Clayton has written 70 reviews for films rated ★★★ .

  • Those Who Wish Me Dead

    Those Who Wish Me Dead


    Like the raging forest fire that serves as its unofficial villain, Those Who Wish Me Dead isn't great but unwatchable it ain’t. Jolie effectively spoofs her media persona while turning in an earnest performance - that’s a nice trick. Finn Little is incredible. Sheridan lost me when Jolie almost got struck by lightning twice in thirty minutes of screen time, but the film is clearly as much about his love for the heroic men and women of the brigade and…

  • Oxygen



    Au Revoir Oxygene!!

    If I’m being honest, opening the movie with the rat was the worst possible thing for the film. I felt more for that rat than anything that followed. I think it’s a flaw in the human CPU, but it’s there nonetheless. Oxygene is a serviceable enough thriller in the “confined space” sub genre, but it’s narrative limitations oddly belittle the story’s grander ambitions. There’s some taut ticking clock scenarios within the larger, master concern of depleting O2, though I was a bit apathetic when the mystery eventually steps into the broad light of day. Melanie Laurent is a good actress.

    🐀 🪤

  • The Square

    The Square


    Ape-Man is possibly one of the strongest sequences of the 2010s, and one of the most potent vignettes shining light on the mammoth hypocrisies of those at the center of The Square. The remainder of its decathlon runtime is more of a scattershot affair, drifting between moments of slack-jawed brilliance, utter hilarity, unfortunate explicating, and watch-gazing. Sometimes I found traction in Christian’s great follies, others I wished more than anything I could see what that chimpanzee was doodling. What a fucking legend.

    Elizabeth Moss <3

  • Nas: Time Is Illmatic

    Nas: Time Is Illmatic


    If the life of Nasir Jones was the most street-decked, funked out venue for rhyme spitting your two legs had ever graced, then this examination of his roots and landmark debut album only takes you up to entrance to get in, flush with the velvet ropes. It's a good taste, full of interesting backstory and rough portraits of brothers and life on the streets in the Queensbridge projects, but ultimately just whets the appetite for a broader, more meticulous treatment.…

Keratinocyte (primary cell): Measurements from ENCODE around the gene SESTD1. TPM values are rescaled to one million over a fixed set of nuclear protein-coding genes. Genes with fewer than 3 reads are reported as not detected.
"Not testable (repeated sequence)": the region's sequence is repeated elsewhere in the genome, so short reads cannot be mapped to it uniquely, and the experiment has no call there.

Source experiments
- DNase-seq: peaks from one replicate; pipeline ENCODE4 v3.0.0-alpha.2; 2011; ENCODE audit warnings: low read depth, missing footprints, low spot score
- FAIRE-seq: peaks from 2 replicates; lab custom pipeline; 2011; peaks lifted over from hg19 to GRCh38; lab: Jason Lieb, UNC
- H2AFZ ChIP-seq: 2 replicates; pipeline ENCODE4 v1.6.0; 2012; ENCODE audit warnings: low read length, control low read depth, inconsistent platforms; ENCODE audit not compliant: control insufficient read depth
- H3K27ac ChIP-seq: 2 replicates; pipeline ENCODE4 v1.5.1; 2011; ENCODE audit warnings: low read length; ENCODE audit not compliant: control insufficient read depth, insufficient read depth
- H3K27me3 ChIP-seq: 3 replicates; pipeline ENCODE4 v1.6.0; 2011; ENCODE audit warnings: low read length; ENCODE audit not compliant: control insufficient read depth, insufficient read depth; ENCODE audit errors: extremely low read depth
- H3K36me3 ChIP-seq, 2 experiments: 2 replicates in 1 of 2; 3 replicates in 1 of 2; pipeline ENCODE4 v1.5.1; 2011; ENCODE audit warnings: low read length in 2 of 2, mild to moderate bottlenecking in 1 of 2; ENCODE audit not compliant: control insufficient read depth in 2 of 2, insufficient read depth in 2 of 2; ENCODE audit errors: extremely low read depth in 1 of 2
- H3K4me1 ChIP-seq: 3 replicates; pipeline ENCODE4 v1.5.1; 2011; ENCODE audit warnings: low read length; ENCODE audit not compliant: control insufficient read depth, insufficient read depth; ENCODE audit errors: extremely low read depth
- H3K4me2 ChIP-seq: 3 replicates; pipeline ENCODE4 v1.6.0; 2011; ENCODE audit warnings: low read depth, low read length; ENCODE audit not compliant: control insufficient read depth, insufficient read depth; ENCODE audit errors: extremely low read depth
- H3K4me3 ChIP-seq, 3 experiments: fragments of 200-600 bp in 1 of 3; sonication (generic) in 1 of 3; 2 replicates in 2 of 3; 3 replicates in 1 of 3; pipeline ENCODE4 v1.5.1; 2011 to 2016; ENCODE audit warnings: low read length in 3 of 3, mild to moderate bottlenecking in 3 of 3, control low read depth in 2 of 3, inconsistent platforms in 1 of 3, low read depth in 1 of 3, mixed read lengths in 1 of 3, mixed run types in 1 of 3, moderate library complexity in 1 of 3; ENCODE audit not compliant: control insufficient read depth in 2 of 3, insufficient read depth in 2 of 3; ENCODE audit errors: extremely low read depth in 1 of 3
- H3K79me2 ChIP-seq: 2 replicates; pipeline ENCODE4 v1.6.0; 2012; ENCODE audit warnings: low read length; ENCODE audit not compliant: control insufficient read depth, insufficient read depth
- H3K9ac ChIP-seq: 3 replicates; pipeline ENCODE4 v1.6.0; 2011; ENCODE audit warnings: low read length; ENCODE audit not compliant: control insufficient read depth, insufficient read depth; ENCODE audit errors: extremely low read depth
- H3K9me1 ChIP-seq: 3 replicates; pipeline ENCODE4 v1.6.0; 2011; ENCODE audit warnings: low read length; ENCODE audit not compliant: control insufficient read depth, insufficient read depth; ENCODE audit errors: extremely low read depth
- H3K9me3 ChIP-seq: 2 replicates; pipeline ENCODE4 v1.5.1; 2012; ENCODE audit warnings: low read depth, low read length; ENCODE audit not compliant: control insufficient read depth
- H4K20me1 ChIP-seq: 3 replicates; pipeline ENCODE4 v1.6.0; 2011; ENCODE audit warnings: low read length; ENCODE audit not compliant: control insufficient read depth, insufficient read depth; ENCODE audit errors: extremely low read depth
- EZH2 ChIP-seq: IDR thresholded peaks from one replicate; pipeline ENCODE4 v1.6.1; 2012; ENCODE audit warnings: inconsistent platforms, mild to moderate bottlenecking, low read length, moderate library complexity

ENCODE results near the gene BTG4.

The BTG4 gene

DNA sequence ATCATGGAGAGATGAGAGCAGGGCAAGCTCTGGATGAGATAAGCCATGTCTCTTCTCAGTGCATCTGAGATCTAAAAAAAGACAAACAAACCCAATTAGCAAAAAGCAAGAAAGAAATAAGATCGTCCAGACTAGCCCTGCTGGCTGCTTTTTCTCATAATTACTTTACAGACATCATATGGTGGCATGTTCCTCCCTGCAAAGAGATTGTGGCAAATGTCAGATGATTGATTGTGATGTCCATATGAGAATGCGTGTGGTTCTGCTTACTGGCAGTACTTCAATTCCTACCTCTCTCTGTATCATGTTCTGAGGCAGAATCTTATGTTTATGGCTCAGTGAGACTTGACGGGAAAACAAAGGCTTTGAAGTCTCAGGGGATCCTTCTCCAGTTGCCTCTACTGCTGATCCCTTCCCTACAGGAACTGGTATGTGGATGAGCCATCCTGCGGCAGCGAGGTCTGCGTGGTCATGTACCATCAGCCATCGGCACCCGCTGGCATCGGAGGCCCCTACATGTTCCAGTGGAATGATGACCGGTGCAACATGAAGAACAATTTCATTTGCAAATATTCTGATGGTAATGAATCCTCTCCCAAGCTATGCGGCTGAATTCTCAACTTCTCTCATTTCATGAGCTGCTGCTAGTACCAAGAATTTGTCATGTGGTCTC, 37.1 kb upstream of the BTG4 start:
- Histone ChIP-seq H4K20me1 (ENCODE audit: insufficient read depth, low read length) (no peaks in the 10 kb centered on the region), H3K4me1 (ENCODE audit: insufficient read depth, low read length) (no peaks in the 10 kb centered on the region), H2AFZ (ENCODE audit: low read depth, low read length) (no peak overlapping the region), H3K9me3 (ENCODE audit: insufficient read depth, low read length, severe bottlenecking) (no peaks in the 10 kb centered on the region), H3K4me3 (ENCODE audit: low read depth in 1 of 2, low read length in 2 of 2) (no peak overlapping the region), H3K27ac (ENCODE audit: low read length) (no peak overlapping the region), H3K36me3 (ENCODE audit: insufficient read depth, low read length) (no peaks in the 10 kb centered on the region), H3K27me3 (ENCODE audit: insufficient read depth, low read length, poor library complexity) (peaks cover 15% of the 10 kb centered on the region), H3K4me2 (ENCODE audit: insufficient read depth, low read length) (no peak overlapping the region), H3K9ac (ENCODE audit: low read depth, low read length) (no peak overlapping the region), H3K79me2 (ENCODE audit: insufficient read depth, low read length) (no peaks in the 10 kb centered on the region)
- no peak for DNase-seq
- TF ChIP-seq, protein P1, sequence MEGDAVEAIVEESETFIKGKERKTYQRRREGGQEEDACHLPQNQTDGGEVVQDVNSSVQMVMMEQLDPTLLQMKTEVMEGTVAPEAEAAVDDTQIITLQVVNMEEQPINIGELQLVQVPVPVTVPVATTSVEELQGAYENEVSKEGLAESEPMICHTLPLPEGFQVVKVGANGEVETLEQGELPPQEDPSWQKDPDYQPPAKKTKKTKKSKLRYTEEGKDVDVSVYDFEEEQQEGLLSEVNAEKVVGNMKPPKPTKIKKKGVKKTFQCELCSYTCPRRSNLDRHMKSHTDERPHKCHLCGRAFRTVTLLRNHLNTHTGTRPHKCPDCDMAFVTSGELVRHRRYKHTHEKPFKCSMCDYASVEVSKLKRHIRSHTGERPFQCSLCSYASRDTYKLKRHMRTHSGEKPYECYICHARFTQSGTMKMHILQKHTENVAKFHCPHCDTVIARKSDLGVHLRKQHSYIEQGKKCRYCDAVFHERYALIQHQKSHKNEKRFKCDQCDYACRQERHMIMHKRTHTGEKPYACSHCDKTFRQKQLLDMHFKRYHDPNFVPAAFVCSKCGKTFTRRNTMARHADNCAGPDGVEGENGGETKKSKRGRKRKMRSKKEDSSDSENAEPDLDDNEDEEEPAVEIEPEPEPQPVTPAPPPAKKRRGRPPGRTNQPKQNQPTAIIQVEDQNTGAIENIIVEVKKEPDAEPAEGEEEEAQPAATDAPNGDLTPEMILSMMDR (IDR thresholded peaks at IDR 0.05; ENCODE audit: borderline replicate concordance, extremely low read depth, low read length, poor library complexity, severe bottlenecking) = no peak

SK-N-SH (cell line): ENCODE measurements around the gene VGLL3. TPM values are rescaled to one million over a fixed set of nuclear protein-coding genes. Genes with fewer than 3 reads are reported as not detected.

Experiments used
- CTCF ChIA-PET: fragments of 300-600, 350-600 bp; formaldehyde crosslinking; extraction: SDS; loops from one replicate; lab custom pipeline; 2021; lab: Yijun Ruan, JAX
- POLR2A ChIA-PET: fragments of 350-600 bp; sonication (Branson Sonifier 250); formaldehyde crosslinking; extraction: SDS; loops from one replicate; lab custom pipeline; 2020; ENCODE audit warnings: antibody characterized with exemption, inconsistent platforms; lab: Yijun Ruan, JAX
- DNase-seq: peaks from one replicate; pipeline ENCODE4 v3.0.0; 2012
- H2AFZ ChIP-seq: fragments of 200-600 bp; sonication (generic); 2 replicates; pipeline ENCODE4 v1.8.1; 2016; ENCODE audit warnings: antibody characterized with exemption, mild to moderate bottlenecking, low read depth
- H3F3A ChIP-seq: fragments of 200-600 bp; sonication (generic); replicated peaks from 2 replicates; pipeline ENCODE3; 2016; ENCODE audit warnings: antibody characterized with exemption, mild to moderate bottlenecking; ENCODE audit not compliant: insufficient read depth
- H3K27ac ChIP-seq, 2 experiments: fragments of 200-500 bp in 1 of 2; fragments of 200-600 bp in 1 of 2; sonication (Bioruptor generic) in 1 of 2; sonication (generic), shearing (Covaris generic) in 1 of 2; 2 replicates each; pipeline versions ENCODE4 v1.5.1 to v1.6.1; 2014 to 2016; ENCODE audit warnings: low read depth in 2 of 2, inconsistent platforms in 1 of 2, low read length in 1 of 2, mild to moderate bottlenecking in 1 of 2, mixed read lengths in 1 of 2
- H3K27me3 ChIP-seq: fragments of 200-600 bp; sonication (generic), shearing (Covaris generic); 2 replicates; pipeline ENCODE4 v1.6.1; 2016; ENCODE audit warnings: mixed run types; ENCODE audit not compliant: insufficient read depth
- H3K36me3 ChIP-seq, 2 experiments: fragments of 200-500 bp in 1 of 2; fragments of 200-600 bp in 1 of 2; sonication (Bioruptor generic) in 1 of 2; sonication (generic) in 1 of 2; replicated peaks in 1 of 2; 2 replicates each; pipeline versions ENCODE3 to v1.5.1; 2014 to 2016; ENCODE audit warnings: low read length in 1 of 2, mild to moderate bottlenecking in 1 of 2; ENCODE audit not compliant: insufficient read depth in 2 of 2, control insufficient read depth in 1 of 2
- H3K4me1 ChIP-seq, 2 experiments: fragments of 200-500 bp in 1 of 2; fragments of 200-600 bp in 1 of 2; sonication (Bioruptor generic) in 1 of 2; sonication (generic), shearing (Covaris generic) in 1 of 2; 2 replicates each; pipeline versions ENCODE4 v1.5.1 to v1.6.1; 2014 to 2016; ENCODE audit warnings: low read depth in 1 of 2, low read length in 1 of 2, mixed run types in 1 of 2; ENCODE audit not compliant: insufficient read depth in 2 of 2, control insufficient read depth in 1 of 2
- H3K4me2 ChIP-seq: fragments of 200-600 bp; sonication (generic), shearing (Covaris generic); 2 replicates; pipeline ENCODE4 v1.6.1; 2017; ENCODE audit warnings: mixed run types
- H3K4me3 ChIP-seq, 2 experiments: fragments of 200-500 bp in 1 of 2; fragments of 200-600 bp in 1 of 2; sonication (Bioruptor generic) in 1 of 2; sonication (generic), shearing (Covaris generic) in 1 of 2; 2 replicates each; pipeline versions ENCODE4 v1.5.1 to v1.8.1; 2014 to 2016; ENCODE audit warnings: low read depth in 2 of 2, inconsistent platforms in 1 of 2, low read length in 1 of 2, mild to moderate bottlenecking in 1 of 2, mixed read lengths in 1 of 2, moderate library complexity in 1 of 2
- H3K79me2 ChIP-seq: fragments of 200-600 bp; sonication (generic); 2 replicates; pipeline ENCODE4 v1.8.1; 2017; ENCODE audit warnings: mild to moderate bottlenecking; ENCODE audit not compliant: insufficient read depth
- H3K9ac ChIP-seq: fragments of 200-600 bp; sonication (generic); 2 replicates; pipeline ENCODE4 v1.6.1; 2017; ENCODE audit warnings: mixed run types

• Devil in a Blue Dress

    Devil in a Blue Dress


    Didn’t connect with me as much as I’d hoped. I found the plotting semi-convoluted and the character work thin. That being said, Carl Franklin’s velvety period noir has a much subtler, richer subtext in its pot to stew over, and his canvas of the racially-charged hotbed of 40s Los Angeles aptly cashes the check. After numerous primers along the way, we finally fade to black not after tying off the final plot thread, or in a close up capitalizing on…

  • Mr. Baseball

    Mr. Baseball


    You had me at three balls, four strikes.

    A relic of fish-out-of-water, big dick American chauvinism that is entirely predictable but strangely comforting. The girth of Jack Elliot's (Tom Selleck) ignorance and arrogance is only matched by his heroic mustache, and until the cross-cultural bridges are inevitably mended in a language of mutual respect he never fails to amuse. If Jack Elliot (and his ironically Yankee-disqualifying mustache) isn't as potent a symbol for America's standing on the world stage to…

  • Godzilla vs. Kong

    Godzilla vs. Kong


    Contains exactly one good joke, one interesting relationship, a bonkers sci-fi tinge that would make Jules Verne dry-heave, two storylines - one of which is irredeemably terrible - and barely clears the bar of a trio of seriously agitated titans pummeling each other into metropolitan oblivion.

    And yet, Adam Wingard delivers.

    Godzilla vs. Kong brings whatever promise of its brutish title to fruition in mostly clear, often graphically dazzling orchestrations of grand scale pop mayhem. It barely makes a lick…

  • Casa de Lava

    Casa de Lava


    A touch dense for someone not learned in the colonial legacy of the Cape Verde islands. This is a meandering film intent on covering every nook and charred slope of the remote volcanic island along with the modest, colorful personalities that inhabit it. Mariana (Inês de Medeiros), the Lisbon-based nurse with the enchanting face, walks around in a deep red dress as if exuding the nearby lava and becomes enraptured with the local community. Particularly, with their avoidance of and…

  • Alex Wheatle

    Alex Wheatle


    Not the apogee of the anthology, but a unique wedge into the community fixed on examining the identity of a man who has none.

  • Mary Last Seen

    Mary Last Seen


    Durkin’s pre-MMMM fare lives and breathes as a trial run for that later effort, managing to scrounge up a creepy aftertaste by the time all 13 minutes have played their hand.

  • The Pillar of Fire

    The Pillar of Fire


    Endearing old experiment embodying the “cinema of attractions”. The woman at the center flutters her kaleidoscopic fabrics as if by wings, soaring into the future of cinema itself.

  • Saving Silverman

    Saving Silverman


    Plumbs some serious high school nostalgia for me. Definitely drags in parts on the rewatch but has enough inspired, juvenile kookiness and genuinely funny nuggets to convincingly lodge in the pleasure centers. For example:

    Ermy: "I'd rather go down in a hail of gunfire than go back to the big house!"

    Zahn: "We..."
    Black: "Ate her."
    Ermy: "Yah ate her?"
    Black: "Alive"
    Ermy: "My hat goes off to you. You boys are smart. That's the perfect crime!"

    Peet: "Give me…